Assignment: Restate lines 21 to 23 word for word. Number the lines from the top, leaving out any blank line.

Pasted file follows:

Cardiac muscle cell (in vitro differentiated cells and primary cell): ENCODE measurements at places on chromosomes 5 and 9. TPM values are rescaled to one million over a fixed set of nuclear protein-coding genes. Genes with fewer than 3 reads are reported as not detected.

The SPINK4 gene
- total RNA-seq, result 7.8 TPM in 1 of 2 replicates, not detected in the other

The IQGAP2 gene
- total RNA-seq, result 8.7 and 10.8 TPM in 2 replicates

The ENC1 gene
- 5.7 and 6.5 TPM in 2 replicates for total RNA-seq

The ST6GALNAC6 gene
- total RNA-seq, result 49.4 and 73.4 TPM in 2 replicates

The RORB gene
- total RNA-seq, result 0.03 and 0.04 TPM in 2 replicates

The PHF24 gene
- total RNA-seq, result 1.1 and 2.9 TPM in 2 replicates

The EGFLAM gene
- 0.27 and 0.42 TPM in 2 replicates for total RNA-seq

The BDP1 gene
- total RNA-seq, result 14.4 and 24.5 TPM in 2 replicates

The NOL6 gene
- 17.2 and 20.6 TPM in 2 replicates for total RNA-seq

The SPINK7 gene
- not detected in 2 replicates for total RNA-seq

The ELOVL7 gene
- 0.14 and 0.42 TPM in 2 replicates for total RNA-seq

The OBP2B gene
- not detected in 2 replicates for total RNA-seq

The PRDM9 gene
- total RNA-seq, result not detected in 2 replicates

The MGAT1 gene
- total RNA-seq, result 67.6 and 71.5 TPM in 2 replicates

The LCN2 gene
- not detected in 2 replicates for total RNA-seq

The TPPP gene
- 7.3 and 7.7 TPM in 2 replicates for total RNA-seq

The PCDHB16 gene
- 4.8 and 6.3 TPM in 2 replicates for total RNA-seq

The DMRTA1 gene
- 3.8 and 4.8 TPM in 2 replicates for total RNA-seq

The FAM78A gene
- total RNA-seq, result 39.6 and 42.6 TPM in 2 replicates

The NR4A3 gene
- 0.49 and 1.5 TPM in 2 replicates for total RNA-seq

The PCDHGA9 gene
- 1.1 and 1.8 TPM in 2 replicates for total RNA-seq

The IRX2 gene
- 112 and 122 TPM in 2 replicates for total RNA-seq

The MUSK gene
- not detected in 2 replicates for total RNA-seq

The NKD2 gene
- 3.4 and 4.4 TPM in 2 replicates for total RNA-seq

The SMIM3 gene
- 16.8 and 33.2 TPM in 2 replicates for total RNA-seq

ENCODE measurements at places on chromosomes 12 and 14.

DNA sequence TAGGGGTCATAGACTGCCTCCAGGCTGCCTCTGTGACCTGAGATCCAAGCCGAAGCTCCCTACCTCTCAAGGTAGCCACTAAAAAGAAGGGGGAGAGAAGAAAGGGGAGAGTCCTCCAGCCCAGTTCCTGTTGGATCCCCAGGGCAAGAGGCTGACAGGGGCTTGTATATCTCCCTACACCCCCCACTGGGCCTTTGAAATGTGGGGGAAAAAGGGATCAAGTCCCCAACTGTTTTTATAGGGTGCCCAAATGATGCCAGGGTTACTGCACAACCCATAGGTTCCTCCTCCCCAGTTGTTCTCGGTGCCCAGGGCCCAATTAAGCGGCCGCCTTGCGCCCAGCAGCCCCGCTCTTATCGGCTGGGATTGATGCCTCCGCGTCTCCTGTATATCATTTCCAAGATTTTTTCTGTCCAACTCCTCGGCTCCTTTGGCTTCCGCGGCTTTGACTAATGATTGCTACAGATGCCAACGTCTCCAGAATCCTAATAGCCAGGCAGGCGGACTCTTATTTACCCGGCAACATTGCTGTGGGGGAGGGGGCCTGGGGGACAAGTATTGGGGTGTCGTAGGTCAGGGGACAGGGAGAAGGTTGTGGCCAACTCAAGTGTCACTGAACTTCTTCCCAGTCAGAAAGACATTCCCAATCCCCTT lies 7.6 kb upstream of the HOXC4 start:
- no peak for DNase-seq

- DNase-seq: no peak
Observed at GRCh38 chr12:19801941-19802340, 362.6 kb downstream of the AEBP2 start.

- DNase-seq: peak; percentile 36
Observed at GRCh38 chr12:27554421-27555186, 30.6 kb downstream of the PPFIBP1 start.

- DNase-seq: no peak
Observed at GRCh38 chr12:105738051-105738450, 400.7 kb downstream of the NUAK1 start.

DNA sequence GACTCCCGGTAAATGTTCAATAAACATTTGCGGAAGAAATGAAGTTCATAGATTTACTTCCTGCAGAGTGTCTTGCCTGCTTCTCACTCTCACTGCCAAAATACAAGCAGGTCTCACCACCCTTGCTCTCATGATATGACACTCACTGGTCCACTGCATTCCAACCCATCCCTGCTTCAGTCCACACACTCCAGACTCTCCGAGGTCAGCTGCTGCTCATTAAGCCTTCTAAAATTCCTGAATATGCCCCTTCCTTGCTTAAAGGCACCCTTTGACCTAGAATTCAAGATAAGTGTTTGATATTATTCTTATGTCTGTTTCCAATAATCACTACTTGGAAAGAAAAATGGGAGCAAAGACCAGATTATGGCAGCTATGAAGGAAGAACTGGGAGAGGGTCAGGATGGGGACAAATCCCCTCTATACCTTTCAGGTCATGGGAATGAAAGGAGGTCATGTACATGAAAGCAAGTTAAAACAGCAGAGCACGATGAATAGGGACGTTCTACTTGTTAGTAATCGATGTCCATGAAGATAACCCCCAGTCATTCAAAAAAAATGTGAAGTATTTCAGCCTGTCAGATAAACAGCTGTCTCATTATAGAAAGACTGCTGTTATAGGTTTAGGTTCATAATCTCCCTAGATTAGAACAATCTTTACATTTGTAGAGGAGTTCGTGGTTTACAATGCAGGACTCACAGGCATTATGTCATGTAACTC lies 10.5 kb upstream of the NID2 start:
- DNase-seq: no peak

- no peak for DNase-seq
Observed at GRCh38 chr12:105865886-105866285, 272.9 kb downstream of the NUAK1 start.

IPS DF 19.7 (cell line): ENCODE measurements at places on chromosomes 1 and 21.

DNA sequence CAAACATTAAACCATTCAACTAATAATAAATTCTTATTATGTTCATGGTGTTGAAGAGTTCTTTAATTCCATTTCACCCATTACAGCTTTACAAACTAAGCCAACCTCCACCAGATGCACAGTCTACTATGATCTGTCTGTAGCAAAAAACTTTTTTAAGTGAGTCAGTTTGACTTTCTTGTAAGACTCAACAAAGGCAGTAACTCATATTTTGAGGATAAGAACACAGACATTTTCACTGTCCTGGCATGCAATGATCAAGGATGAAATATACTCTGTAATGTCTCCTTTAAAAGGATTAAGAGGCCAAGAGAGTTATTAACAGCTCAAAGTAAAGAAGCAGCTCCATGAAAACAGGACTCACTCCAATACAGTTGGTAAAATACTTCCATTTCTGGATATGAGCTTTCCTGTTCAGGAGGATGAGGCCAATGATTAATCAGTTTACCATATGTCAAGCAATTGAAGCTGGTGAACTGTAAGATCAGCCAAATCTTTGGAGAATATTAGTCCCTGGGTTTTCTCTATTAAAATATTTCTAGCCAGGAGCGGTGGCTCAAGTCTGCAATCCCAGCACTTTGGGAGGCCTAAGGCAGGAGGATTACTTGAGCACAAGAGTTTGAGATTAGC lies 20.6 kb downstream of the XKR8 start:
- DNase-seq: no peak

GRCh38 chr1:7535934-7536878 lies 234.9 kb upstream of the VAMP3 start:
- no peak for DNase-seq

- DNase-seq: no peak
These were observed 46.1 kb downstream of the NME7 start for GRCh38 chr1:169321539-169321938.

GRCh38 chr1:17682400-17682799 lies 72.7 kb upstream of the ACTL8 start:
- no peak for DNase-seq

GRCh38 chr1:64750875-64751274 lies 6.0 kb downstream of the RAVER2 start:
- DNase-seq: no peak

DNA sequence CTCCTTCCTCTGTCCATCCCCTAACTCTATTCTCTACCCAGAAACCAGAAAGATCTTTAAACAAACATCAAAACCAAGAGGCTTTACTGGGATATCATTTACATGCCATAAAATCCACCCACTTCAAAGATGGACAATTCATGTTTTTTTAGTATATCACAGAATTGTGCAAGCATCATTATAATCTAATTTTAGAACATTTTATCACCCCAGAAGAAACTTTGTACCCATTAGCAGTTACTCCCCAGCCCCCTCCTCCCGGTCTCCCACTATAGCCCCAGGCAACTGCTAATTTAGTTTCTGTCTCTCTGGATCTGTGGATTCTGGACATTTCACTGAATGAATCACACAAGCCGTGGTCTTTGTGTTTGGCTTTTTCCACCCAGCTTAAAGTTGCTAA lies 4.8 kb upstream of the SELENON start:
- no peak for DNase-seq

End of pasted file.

- not detected in 2 replicates for total RNA-seq

The ELOVL7 gene
- 0.14 and 0.42 TPM in 2 replicates for total RNA-seq